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Audio-Supported Reading for Students who are Blind or Visually Impaired


Richard Jackson and Ike Presley


National Center on Accessible Educational Materials (AEM Center)


The purpose of this paper is to define and elucidate the practice of audio-supported reading (ASR) as a powerful means of accessing and making productive use of text. To begin with, this paper defines  ASR is a technology-based approach for augmenting and enhancing access to and use of text—either braille or print. Ordinarily, young students learn to read through the mediums of either braille or print. At some time during the acquisition of skills essential for reading, such as decoding or rapid naming of words, technologies like accessible personal digital assistants (PDAs) with a refreshable braille display or electronic print magnification systems are introduced. No set sequence has been agreed upon for integrating or aligning assistive technologies with early literacy skills, but the need to incorporate assistive technologies within educational programs for these children is widely recognized (Cooper & Nichols, 2007; Kapperman, Sticken, & Heinze, 2002; Strobel, Fossa, Arthanat, & Brace, 2006). As students progress further into the upper grades, they are either encouraged or explicitly taught to use audio systems (human readers, talking books, synthesized speech) to supplement their braille or print access to text. Thus, the practice of teaching blind and visually impaired students relies upon separate and distinct curricula in literacy instruction, such as 1) a curriculum to address early braille or print reading, 2) a curriculum for focusing on technology skills, and 3) a curriculum to teach listening skills (Corn & Koenig, 2002).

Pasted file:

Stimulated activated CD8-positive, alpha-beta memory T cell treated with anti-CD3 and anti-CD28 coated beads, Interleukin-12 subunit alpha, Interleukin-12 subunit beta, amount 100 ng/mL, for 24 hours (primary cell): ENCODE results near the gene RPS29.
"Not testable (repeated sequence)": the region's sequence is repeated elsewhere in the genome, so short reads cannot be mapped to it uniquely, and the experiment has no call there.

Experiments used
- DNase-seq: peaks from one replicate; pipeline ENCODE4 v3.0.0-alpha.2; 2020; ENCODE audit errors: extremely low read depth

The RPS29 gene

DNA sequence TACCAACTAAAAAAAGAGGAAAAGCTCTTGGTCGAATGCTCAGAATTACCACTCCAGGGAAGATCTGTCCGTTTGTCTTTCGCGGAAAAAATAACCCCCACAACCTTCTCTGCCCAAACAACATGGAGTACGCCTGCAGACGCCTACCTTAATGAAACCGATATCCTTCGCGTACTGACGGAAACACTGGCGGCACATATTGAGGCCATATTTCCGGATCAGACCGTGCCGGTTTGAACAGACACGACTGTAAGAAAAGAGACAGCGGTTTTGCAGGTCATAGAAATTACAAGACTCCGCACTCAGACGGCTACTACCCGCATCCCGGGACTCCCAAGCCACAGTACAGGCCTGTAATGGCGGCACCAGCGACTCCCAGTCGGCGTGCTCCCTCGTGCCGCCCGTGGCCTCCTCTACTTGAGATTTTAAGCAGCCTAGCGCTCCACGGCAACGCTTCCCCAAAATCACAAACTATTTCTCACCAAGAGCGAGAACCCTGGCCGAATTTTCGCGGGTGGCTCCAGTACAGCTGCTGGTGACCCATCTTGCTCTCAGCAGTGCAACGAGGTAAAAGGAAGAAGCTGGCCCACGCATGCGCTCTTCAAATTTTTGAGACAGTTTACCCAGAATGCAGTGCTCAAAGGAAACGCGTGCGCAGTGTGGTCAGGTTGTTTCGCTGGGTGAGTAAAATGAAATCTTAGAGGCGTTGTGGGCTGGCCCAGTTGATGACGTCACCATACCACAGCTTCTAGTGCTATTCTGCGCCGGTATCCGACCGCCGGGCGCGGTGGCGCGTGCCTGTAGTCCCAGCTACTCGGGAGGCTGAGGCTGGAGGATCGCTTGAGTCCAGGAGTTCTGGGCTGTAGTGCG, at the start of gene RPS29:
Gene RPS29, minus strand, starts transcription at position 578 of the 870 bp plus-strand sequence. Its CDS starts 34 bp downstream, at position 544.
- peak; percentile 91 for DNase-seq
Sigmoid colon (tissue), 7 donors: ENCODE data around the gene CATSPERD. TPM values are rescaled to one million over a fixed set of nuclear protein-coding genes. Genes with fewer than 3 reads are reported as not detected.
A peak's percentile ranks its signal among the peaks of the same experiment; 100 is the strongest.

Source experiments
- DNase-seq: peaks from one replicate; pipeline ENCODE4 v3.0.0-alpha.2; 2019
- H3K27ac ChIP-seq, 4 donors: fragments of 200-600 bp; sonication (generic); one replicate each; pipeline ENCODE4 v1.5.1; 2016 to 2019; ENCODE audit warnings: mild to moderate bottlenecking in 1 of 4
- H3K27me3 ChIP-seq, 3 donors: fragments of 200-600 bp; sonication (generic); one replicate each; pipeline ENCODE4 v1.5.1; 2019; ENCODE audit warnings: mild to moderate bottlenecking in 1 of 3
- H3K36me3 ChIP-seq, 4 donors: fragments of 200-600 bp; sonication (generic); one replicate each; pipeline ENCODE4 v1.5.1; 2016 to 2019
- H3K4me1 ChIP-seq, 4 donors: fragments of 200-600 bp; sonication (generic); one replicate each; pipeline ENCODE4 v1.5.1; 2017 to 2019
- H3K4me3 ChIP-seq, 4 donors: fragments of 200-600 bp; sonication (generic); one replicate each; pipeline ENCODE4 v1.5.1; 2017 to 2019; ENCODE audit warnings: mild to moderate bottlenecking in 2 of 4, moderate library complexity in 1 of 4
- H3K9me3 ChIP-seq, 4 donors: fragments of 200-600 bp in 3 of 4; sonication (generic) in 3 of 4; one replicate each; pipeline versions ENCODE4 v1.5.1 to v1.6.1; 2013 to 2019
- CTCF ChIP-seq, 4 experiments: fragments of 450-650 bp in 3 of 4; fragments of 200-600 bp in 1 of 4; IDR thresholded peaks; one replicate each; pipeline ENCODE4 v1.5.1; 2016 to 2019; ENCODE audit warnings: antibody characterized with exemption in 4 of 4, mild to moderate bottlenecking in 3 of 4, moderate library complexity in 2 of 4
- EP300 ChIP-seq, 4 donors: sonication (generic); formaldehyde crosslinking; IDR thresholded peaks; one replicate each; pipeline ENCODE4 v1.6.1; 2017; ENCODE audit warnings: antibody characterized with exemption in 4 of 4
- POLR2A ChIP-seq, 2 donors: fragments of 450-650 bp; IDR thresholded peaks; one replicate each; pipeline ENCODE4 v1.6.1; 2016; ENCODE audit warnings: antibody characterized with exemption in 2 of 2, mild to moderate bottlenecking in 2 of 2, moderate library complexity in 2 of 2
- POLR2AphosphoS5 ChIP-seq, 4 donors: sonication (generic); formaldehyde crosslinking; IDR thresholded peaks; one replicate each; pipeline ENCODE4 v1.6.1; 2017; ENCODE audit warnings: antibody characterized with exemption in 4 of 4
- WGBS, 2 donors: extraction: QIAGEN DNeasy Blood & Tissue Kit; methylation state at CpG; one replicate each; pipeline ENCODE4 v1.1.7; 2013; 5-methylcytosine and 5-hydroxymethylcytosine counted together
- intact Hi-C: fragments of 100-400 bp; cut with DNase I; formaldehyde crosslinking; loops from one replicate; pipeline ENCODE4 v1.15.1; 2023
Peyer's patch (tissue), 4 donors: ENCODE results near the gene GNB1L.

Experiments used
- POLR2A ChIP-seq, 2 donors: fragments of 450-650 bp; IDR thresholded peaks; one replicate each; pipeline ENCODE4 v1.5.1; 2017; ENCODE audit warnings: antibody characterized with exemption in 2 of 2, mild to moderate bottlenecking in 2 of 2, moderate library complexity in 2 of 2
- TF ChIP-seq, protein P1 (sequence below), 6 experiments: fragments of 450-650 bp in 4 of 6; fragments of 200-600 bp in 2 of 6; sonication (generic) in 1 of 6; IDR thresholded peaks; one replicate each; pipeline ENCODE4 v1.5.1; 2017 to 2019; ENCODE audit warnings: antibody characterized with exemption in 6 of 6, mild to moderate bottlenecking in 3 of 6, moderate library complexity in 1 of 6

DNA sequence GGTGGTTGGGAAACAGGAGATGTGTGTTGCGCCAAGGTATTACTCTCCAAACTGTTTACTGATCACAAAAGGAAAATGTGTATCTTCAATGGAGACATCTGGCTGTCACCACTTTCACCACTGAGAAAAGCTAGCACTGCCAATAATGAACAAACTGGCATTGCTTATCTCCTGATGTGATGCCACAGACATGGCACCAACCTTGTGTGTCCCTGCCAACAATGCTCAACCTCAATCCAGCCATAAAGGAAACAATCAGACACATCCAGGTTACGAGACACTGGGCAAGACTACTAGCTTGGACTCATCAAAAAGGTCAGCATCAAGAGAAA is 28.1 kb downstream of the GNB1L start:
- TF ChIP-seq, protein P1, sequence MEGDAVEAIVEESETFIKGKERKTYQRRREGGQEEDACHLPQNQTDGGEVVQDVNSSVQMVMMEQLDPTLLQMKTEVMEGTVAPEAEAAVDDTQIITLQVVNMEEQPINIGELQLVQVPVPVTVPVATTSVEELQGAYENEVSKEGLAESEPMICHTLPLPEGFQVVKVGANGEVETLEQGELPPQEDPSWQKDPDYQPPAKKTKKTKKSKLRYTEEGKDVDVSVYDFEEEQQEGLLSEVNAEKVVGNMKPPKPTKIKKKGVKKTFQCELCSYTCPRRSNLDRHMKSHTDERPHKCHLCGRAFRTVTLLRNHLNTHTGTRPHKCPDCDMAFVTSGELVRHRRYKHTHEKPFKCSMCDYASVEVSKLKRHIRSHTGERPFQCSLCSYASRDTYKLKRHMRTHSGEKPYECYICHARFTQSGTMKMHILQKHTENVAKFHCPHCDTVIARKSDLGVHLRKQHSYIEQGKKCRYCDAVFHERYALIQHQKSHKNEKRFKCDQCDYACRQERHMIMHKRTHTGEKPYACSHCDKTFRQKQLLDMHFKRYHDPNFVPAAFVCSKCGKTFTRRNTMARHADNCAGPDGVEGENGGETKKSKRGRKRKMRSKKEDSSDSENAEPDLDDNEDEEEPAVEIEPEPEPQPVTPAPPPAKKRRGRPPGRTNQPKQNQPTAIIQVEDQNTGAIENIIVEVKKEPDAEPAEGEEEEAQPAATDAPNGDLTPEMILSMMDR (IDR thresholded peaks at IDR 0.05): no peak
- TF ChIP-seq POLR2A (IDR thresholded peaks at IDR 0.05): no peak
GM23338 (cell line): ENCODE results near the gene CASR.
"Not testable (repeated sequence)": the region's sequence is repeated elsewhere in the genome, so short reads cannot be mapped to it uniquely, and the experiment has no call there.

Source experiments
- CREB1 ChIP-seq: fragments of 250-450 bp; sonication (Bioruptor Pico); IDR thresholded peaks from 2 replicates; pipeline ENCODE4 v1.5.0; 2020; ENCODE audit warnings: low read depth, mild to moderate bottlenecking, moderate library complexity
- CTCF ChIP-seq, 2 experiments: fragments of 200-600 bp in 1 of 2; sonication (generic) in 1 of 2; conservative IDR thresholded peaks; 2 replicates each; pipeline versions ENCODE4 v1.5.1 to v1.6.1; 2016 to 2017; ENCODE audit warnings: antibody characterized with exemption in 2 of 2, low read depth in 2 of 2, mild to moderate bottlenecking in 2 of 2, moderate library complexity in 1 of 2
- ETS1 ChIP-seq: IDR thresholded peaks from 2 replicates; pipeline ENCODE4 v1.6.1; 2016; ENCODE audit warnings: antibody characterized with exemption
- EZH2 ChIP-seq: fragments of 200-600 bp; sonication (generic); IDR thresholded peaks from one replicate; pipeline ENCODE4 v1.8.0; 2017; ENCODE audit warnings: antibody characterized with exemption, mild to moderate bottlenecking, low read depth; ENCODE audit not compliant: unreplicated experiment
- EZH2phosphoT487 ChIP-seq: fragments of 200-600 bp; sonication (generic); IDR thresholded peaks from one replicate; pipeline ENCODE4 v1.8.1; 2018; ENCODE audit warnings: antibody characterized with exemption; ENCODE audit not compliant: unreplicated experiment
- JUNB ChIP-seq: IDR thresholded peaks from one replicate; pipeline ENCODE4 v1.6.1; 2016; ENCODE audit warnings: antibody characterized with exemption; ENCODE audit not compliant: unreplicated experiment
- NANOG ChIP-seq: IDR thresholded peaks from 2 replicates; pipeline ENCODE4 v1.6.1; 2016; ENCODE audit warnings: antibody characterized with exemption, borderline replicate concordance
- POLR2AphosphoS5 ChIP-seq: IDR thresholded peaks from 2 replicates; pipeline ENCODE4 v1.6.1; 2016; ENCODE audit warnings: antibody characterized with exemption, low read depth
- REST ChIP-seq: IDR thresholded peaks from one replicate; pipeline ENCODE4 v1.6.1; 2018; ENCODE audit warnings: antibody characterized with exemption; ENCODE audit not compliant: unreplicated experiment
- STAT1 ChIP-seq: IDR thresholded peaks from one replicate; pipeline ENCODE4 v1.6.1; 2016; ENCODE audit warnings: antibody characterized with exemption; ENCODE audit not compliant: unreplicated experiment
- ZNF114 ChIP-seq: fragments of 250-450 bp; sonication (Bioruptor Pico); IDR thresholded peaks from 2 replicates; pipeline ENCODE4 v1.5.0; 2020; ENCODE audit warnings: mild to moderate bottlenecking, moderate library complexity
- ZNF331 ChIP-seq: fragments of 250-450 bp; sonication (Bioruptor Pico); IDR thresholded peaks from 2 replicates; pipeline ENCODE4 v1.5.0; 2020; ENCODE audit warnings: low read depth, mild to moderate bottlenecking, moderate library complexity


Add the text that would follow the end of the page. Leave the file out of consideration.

For more information, see our Audio-Supported Reading page.

Audio-Supported Reading (ASR)

Technique used to support the rapid reading of digital text by displaying portions of text with synthesized speech.

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Equipment or system where principal function is creation, conversion, duplication, control, display, interchange, transmission, reception, or broadcast of data.

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Refreshable Braille

Provided by an electronic device display or terminal by raising dots or pins through holes in a flat surface, and displaying 40 to 80 braille cells at one time.

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Jackson, R.M. & Presley, I. (2012). Audio-Supported Reading for Students who are Blind or Visually Impaired. Wakefield, MA: National Center on Accessing the General Curriculum. Retrieved [insert date] from